Jesus’ Prayer

Accomplishment of Jesus’ Work (John 17:1-8)

            Jesus begins his prayer stating that it was time for him to be glorified; that is, time for him to be resurrected and sit at the Father’s right hand (Philippians 2:9-11). In doing this, glory will come to the Father (John 13:31) because the Father has given the Son authority over mankind (John 3:35; 13:3; Matthew 28:18; Hebrews 2:8) in order that the Son can grant eternal life to as many as God has given him (I John 2:25). Eternal life starts from a knowledge of the Father and the Son (Jeremiah 9:23-24; John 6:63; 12:50).

            The work Jesus was given by God has been accomplished, foreshadowing Jesus’ statement on the cross (John 19:30). He has glorified God while on earth (John 4:34). Jesus, himself, had left that glory to come to earth and now prays to be reinstated (Hebrews 1:3). Jesus has also show God’s name, or authority, to the disciples (Psalm 22:22). They belonged to the Father, but were given to Jesus and they have kept God’s word. As a result they understand that all things have been given to Jesus by the Father.

            Jesus taught them what God wanted taught, they accepted this teaching, and as a result believe that Jesus came from the Father (I John 4:14).

Requests for the Disciples (John 17:9-19)

            This prayer of Jesus is not for the world in general but for his disciples and for those who would later come to believe through their teachings (John 17:20). They are in the world, but they are not of the world because of their belief in Jesus’ teachings (I John 5:19). And by their living according to Jesus’ teachings and spreading it to others, Jesus is glorified by them in turn (I Peter 2:9).

            Jesus’ work is essentially done. Though the suffering on the cross is yet to happen, all thing have been set in order and it will happen. Thus Jesus speaks of no longer being in the world. But his concern is for those he must leave behind. He prays that God will preserve them and that they will be united. They are being kept in the authority of God (I Peter 1:5; Proverbs 18:10). This is not saying they are prevented from leaving God, but that while they remain under God’s authority, God would preserve them. They will also face a severe trial being scattered when Jesus is taken and Jesus is concerned that they pass through the trial and join together.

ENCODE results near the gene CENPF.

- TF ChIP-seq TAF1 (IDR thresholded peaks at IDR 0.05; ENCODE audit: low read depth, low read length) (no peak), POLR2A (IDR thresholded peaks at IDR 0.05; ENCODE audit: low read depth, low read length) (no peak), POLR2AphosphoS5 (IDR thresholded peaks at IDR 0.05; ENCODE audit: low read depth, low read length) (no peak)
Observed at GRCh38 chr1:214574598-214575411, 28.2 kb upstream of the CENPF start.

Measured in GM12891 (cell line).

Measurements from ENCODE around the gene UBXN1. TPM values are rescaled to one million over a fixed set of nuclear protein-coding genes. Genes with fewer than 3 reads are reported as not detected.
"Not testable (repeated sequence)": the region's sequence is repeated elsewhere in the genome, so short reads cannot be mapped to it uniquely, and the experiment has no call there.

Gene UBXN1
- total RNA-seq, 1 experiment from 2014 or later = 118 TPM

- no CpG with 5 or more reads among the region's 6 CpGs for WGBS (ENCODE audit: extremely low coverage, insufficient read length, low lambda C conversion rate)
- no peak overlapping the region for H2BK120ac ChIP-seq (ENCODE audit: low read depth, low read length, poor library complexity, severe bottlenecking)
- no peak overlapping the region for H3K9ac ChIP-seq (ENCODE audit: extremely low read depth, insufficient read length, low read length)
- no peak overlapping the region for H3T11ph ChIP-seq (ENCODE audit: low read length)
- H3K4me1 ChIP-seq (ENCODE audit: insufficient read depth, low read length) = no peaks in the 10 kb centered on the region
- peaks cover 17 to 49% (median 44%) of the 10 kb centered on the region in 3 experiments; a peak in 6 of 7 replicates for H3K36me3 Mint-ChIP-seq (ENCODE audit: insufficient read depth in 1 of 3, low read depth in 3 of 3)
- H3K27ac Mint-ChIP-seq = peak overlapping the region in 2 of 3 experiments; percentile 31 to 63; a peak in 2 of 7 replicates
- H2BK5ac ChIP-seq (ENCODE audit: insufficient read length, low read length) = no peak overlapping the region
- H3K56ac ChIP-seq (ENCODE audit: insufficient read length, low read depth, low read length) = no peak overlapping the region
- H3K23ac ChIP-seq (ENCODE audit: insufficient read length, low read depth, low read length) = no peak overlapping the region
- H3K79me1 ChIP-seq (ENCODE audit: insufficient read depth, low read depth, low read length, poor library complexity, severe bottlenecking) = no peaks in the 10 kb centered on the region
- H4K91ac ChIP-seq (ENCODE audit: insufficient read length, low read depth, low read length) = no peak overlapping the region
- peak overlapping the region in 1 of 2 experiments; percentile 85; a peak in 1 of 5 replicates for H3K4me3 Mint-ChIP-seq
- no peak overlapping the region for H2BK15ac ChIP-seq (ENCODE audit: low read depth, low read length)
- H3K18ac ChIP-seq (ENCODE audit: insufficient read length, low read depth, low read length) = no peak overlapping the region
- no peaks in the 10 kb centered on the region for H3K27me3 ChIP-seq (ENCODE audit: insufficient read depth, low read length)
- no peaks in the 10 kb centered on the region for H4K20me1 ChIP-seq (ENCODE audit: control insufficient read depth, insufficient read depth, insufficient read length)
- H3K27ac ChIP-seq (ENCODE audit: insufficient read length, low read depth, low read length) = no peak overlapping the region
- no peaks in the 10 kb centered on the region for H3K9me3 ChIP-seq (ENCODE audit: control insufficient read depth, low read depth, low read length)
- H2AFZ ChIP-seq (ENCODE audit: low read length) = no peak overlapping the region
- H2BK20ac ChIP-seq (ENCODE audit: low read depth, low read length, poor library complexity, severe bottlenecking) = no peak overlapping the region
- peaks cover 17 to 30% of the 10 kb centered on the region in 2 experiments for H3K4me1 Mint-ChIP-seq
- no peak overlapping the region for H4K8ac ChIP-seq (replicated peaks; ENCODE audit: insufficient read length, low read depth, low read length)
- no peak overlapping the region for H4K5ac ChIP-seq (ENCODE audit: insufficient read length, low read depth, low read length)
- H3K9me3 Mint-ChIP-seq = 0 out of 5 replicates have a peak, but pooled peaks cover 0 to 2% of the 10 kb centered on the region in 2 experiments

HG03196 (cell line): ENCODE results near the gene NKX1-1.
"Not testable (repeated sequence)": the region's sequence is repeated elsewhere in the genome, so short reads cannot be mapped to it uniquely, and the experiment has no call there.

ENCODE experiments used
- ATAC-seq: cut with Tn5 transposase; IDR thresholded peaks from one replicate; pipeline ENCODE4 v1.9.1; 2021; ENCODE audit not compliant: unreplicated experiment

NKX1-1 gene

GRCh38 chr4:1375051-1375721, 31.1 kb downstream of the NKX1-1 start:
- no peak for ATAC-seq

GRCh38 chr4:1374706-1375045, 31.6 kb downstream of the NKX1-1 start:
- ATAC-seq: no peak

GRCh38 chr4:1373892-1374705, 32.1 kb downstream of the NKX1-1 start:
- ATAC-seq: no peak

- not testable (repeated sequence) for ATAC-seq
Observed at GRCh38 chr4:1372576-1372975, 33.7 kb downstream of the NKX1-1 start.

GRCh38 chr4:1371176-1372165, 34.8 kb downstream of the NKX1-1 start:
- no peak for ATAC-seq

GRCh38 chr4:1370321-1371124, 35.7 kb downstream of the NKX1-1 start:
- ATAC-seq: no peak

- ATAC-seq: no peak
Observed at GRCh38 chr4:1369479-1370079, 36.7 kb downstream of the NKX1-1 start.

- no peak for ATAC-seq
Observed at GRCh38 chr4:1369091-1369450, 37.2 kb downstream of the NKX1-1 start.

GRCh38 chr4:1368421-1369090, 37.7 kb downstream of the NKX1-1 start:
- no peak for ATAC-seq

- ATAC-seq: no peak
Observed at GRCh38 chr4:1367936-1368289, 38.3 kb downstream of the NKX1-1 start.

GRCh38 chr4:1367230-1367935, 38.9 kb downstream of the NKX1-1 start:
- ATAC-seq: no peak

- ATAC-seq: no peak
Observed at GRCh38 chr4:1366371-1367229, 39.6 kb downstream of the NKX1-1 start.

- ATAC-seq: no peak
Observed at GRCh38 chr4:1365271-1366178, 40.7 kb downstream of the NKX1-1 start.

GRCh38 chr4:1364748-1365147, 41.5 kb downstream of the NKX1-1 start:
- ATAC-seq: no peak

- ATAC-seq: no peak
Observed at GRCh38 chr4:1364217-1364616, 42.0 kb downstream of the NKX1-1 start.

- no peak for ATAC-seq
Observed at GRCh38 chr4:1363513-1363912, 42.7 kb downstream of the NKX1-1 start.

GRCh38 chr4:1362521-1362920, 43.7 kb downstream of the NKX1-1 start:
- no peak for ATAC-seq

Jesus kept them safe and on the right track while he was with them. All of them remain except the one, Judas Iscariot, who was prophesied to be lost (Psalm 41:9; John 6:39, 70). It is Jesus’ fervent desire that God continues to watch over them as Jesus is no longer with them. And it was Jesus’ desire that they experience his joy as well (John 15:11; Hebrews 12:2; I John 1:4; Psalm 126:5).

            The disciples need God’s care because they have been taught and accepted God’s word. As a result they are no longer a part of the world and face the world’s hatred (Proverbs 29:27; John 15:18-21; I John 3:13). Jesus does not want them out of the world, just protected from the deceptions of Satan (Psalm 121:7; II Thessalonians 3:3). The implication is that they have work to do which cannot be done if they left the world too soon. Nor can they be isolated from the trials of the world because the hardships will cause them to grow (Romans 8:37; Revelation 2:26; 3:21).

            They are not of the world, just as Christ isn’t, because they have been set apart by the truth, the Word of God (I Corinthians 6:11; Ephesians 5:26; II Thessalonians 2:13; Psalm 19:7-14). Jesus was sent into the world, though he was not a part of it. He in turn is now sending the disciples into the world though they are not a part of it. Jesus set himself apart that the disciples might follow his example (I Corinthians 1:2; II Corinthians 5:14-17; I Thessalonians 4:7; Hebrews 10:10).

            Thus Jesus made a three requests on behalf of the disciples: that they might be united, that they might be kept separate from the world, and that they might be sent to serve in the world.

Prayer for Unity Among All Disciples (John 17:20-26)

            Jesus extends the application of his prayer beyond just his immediate disciples to include all who will follow their teachings.

            Foremost, these followers also need to be united (Romans 12:5). A unity which can only be reached within God. The unity between the Father and the Son is set forth as an example of what Jesus desires of his followers. Sadly, those in denominations feel that a mere claim of following Jesus is sufficient to reach the unity that Jesus wanted, and it doesn’t even come close (I Corinthians 1:10). The unity that Jesus desires is one where all disciples are included in the unity between Jesus and the Father so that all three groups become one. In becoming one with God they will share in God’s glory (John 1:12; Romans 8:29; Ephesians 2:19; I John 3:1). And that unity will show to the world that Jesus was from God and that God’s love is extended to them.

            Jesus’s second desire is that the believers may join him in heaven to see his glory (I Thessalonians 4:17; I John 3:2). They will see for themselves the love of the Father for His Son that has existed before the world was created – yet another hint that Jesus was not a created being but a part of the Godhead.

            The world does not know God (I Corinthians 1:21; 2:6-10; II Corinthians 4:4; II Thessalonians 1:8), but Jesus has always known Him (John 10:15). Now, the followers of Jesus also know and know that the Father has sent the Son into the world (Hebrews 8:11; I John 5:19-20).